Our local instructor Saverio made a silicone gripper during fabricademy. He showed us his documentation and I found that very interesting :D
To make a soft robotic I checked the the soft gripper model from softroboticstoolkit.com and followed this instructables air powered soft robotic gripper tutorial step by step. I downloaded the 3D printing model from the site for test and may design one after understanding how the case will bend.
Instead of Ecoflex 0030, we bought soft silicone that was used to simulate human skin from a Chinese online vendor. It is ranked as 0 degree softness in Chinese market. The silicone became solid in around 3 hours under room temperature (25 degree C). The case came out really well, flexible and strong.
After I took the cast out from the 3D printed mold, I flipped the mold and sticked it onto the seperately casted thin layer with some more silicone.
I waited for one more hour for the two parts to combine and dry. Then I cut away the extra material and the gripper is in good shape.
For testing I plugged the needle from top center of the silicone skin into the empty space inside the body and used a syringe to pump in some air. It did not bend :(
There were several reasons: the layer that was supposed to stretch was casted too thick; instead of curving the cast elongated towards the tips on the four sides; the top skin was too thin and the hole where needle get in kept getting larger and leaked :(
I started to make my second case. This time I was more careful about the thickness. I made the bending layer of skin thinner while adding a layer of cheese cloth to the back layer to make sure it would not enlongate.
After the two seperate parts dried I combined them with a bit more silicone as I did for the first gripper. I also plugged the needle in from the side instead of top.
Then I tested with air pump. Apple lifting is a success!!!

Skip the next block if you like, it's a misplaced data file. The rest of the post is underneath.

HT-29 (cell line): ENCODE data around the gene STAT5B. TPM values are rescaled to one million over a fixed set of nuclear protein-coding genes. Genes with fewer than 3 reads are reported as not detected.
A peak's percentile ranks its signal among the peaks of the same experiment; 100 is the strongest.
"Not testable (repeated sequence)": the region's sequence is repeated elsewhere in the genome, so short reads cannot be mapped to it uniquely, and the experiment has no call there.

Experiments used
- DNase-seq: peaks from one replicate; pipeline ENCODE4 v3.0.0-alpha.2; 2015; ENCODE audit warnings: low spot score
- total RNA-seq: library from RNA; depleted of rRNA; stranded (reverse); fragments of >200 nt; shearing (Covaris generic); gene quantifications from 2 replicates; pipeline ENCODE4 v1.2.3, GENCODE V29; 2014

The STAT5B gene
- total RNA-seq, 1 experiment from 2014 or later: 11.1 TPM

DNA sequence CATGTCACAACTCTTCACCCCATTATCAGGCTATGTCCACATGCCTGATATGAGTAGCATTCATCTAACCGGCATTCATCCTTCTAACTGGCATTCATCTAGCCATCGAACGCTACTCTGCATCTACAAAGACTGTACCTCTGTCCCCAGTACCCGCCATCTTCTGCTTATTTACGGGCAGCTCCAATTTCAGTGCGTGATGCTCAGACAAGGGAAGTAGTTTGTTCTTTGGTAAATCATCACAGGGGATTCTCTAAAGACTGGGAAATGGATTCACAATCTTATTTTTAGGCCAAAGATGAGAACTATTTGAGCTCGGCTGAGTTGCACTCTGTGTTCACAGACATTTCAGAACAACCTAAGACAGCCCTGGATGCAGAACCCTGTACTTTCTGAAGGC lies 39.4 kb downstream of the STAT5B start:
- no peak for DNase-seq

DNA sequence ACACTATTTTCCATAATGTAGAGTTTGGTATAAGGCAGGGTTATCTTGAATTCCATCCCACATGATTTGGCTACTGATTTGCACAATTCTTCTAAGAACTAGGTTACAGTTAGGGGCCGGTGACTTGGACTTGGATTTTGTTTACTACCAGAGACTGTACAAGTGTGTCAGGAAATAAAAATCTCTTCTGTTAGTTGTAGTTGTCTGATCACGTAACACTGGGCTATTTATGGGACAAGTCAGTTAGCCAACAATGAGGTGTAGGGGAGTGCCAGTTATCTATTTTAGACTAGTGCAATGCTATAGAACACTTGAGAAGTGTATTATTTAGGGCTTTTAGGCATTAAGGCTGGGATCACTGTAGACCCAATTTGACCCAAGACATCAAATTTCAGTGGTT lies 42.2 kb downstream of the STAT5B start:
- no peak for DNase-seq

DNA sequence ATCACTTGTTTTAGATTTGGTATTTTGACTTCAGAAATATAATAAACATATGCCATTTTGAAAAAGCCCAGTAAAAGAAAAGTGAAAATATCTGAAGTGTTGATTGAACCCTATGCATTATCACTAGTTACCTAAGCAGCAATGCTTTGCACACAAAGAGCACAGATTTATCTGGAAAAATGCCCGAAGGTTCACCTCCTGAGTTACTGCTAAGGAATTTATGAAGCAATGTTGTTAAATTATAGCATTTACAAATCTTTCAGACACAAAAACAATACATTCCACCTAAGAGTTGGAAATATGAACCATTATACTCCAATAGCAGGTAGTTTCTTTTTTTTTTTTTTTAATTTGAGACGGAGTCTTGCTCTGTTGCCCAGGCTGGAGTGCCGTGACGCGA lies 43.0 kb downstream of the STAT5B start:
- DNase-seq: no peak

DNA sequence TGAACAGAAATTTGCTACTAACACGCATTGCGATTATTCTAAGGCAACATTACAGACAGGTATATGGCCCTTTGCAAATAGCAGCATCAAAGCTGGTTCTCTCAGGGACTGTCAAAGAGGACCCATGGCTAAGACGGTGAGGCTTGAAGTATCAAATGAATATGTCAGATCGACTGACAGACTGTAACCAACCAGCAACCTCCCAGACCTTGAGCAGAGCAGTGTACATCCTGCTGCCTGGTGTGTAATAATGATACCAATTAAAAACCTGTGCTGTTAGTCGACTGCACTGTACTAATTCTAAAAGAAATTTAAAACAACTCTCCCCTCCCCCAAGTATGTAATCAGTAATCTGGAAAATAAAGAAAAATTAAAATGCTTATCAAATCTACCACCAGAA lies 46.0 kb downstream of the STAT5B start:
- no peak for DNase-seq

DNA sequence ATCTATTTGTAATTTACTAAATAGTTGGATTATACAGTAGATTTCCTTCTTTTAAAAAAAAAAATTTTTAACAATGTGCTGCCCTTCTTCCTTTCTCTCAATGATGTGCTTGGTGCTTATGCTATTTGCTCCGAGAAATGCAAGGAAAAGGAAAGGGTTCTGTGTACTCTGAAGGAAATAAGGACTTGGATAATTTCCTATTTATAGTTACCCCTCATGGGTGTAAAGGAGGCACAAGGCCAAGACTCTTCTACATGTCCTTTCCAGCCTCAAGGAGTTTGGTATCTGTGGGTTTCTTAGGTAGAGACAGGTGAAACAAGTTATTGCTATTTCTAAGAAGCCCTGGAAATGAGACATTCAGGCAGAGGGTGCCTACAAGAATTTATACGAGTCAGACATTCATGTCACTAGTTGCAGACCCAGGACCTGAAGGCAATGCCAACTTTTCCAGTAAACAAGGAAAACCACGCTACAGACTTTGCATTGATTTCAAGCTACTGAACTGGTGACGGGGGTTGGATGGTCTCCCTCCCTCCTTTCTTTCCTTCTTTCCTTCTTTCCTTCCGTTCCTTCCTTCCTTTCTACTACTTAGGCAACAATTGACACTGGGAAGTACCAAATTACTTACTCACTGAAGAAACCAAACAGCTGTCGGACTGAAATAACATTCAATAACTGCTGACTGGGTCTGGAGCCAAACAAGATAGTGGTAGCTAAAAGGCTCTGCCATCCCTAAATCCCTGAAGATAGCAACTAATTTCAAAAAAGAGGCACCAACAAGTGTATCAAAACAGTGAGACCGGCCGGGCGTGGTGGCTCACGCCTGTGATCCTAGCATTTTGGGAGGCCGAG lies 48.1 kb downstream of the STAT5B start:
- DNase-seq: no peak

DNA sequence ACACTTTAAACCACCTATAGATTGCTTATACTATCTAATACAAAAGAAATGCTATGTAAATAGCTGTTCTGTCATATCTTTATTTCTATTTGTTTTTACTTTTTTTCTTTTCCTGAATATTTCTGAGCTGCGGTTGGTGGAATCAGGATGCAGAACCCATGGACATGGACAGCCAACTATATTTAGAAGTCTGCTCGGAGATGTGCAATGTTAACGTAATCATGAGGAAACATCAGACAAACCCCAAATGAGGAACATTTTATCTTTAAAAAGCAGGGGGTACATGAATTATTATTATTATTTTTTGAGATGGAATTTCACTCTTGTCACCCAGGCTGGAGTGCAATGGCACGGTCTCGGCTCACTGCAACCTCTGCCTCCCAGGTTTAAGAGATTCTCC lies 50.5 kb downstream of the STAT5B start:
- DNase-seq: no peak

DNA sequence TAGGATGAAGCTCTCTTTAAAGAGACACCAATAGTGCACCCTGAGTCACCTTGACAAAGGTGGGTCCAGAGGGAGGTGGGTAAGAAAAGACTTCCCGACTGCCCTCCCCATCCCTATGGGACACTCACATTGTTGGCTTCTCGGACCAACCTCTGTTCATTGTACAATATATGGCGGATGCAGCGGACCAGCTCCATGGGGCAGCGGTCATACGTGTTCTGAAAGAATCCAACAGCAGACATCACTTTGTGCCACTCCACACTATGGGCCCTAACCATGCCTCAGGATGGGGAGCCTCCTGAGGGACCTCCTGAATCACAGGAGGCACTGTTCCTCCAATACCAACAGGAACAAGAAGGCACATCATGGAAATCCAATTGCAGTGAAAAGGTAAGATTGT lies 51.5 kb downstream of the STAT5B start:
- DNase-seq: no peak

We have some conductive and resistive fabrics in our lab so I tried to make some simple tests to understand how they work.
"Capacitive sensors work by generating an electric field, and detecting nearby objects by sensing whether this field has been disrupted. Capacitive sensors can detect anything that is conductive or that has a significantly different permittivity than air, like a human body or hand." The capacitive sensor can sense the electrical capacitance of the human body directly or through plastic, wood, ceramic or other insulating material.
This is me testing with two pieces of conductive fabrics as buttons to turn on LEDs.
The next step is to combine the electronics part with fabrics. Here are some links marked for myself:
When I was checking previous students' project of inflatables, I found Alaali and Alboguijarro using heat from laser beam to seal plastic sheets and making inflatables to be super cool :D I decided to give it a try.
The material I had was transparent plastic bag made from OPP bought from a Chinese online vendor. It was very thin. I followed the previous students' guide adjusting the laser bed to be out of focus and made some test with different speed and power.
Since I did not use any adhesive method in between the layers, the result came out a bit randomly :/ It was very hard to decide a speed and power for this material.
The next day I brought some garbage bags, which could be a better material according to previous student's documentation :D The two layers of garbage bags stuck together closely with almost no air in between, and the sheet could easily lay flat on the plywood base under it because of the electrostatic attraction.
I made some tests with simple line and circle patterns, with different power and speed combination at different Z axis heights. I picked the seal from the small pattern tests and applied the setting to a larger circle test. This time the outline got cut through :/ Maybe the larger curve shape slows down the moving speed a little bit. I made some more tests and finally find the setting that gave good sealing result.
For our machine: use laser cutting power 25, speed 30; laser head to sheet distance 3.2cm; circle radius 14cm; draw outline with 5 times 0.8mm offset.
I used an air pump for bicycles with needle head to pump air into the bubble. It sealed well :D
Inspiration for next step: Motions Of Origami-Inspired Artificial Muscles.
Our lab has got some bendable TPU fillaments this week :D Inspired by a 3D printing on fabrics workshop at Fan5 in Seoul, I decided to test print some 3D structure on a piece of fabric.
In Cura, I changed the post-processing script and set the printer to pause at the layer I would like to add fabric.
After the printer pause at the set layer, I added a piece of net fabric on to the print, used double-sided tape around the edges to make sure the fabric lays flat, and let the printer continue.
The printer kept printing onto the fabric and the result turned out well :D